We Share Cars and Couches, Why Not Laundry?

A couple of students in France came up with an interesting idea for communal laundry.

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What is the sharing economy? It’s a cheap buzzword just like “the internet of things” and “augmented reality.” But also like these terms, it refers to an interesting trend that encompasses economics, consumer tech, and culture. Specifically, it’s an app- and social media-driven community of private individuals who share and rent out possessions to one another—for a fee.

Services like TaskRabbit create a marketplace for neighborhood errands. Ride sharing and taxi services like BlaBlaCar and Uber afford locals a new means of transportation. Airbnb and CouchSurfing offer travelers an affordable place to stay—whether it’s a stranger's couch or open bedroom. While many of these services have a price tag on them, they are all examples of this “sharing” economy. And it’s pretty cool.

Recently, a couple of French design students applied the philosophy of the sharing economy to one of our most tedious responsibilities: doing laundry. The question is, though, are people really going to enter into a deal to clean a stranger’s dirty laundry? Everyone has a price.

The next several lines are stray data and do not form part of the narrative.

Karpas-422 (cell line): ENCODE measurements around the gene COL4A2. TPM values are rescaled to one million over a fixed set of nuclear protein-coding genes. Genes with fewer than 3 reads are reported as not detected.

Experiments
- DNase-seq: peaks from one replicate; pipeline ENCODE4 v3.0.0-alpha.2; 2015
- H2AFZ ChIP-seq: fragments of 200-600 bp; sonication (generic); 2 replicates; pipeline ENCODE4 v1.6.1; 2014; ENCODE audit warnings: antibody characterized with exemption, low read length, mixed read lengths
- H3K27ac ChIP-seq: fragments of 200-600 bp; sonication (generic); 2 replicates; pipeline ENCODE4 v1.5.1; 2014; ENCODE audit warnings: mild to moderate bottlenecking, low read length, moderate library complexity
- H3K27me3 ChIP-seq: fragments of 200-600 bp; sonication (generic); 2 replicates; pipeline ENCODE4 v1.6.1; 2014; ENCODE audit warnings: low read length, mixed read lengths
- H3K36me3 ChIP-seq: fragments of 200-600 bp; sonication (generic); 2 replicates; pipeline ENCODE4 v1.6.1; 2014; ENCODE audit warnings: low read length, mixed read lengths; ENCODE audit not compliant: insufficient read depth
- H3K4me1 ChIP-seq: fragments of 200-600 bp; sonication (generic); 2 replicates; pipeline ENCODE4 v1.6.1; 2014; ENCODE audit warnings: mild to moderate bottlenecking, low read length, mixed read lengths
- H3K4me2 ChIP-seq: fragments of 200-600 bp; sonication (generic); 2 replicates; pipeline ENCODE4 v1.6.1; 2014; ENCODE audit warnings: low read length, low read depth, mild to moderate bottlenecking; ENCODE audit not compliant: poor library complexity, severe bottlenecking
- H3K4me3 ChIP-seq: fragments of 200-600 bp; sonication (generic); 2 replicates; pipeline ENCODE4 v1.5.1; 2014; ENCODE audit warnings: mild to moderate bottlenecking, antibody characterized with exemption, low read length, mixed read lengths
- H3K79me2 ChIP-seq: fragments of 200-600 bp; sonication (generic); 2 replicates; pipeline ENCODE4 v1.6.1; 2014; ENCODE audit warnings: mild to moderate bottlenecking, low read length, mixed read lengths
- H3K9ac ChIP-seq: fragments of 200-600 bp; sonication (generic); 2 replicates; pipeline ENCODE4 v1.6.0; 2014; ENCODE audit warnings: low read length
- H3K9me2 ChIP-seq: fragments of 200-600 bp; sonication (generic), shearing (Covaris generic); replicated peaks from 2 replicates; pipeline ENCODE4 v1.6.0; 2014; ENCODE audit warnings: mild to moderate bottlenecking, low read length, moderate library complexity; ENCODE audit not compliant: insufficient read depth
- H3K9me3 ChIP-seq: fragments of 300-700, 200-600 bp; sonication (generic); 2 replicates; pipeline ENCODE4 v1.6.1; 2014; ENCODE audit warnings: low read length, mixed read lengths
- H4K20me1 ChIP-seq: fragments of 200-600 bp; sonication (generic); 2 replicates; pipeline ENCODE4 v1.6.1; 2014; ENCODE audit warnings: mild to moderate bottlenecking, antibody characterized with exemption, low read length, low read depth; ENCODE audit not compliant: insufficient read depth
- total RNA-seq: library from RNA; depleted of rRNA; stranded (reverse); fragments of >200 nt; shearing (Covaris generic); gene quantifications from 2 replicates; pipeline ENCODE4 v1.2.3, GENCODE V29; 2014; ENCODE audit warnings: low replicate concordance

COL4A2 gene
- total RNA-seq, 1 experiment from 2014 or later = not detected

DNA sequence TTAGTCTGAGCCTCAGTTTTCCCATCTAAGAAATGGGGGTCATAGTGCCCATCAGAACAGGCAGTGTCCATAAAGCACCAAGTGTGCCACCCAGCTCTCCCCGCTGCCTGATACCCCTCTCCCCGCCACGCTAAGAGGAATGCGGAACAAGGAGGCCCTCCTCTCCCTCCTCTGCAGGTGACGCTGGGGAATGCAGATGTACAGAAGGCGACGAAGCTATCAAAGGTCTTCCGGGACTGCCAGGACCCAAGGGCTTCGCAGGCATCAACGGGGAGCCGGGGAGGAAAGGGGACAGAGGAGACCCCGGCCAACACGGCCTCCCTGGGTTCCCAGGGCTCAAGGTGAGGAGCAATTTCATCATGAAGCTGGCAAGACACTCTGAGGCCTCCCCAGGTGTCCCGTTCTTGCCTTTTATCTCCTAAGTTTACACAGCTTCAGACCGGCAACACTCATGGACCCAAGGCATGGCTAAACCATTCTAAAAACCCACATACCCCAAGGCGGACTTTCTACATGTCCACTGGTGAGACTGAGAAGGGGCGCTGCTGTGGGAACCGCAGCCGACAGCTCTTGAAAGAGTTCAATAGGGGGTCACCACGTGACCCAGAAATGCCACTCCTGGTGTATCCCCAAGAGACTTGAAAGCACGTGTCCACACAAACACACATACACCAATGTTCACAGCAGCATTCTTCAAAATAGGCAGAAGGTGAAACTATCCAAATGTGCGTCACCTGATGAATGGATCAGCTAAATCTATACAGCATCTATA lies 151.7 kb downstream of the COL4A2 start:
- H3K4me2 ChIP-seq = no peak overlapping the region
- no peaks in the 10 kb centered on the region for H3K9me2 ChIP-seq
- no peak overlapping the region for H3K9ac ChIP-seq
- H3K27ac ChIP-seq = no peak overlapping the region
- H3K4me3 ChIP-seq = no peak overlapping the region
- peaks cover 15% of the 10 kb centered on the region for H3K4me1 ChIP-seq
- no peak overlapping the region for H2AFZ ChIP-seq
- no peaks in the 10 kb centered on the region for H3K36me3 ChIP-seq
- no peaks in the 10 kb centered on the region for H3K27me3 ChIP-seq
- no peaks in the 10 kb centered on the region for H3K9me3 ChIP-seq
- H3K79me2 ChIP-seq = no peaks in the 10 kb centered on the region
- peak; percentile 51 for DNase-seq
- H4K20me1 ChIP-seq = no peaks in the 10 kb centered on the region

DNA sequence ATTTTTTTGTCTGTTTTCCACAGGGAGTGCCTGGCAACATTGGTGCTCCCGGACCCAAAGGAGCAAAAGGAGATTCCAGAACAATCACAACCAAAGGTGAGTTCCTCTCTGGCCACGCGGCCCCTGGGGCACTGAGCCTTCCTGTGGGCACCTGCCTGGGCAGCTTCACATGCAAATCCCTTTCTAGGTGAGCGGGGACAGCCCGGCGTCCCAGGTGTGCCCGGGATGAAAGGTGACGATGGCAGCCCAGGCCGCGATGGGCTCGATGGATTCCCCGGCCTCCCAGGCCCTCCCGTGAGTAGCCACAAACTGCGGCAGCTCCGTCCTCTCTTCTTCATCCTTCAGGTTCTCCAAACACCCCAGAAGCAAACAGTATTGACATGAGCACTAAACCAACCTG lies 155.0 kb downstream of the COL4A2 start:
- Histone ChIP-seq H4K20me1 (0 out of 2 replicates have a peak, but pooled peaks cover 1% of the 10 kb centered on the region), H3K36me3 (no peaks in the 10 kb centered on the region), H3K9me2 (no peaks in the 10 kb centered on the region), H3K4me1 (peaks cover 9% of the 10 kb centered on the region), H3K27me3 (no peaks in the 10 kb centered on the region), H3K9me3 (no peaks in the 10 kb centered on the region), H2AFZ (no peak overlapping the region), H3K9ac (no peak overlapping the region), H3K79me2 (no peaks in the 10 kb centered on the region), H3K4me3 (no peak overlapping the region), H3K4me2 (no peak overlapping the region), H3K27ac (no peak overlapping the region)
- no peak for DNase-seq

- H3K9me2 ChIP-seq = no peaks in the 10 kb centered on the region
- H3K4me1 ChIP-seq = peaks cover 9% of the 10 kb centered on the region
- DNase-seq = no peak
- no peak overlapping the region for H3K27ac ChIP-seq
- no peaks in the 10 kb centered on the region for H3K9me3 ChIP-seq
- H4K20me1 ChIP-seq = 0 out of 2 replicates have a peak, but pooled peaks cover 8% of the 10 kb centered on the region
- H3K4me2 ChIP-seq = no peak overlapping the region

But the concept, dubbed Hello, is more than just picking up someone’s laundry and running it through the wash at your local laundromat. Originally conceived for Spanish appliance-maker Fagor, Hello would be a three-part product—a washing machine, a detachable basket that can store up to 11 pounds of laundry, and an app.

The question is, are people really going to enter into a deal to clean a stranger’s dirty laundry?

Users select the wash cycle and washing powder on the laundry basket. The app then connects people looking to do laundry with people who own a washing machine. Users would roll their basket over to a participant’s home, where he or she would either drop the laundry off or do it themselves.

According to Wired, designers Benjamin Riot and Valentin Sollier won a Core77 Design Award for the concept. But the contest’s jury, quite reasonably, argued that the concept would work best in some sort of shared housing unit, dorm, or apartment complex—ideally, any living area with communal laundry services. If everyone had access to the same washing machines, we imagine it’d be a much more attractive process than entrusting a total stranger to clean your whites.

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[Via: Wired]

[Images: Benjamin Riot and Valentin Sollier]

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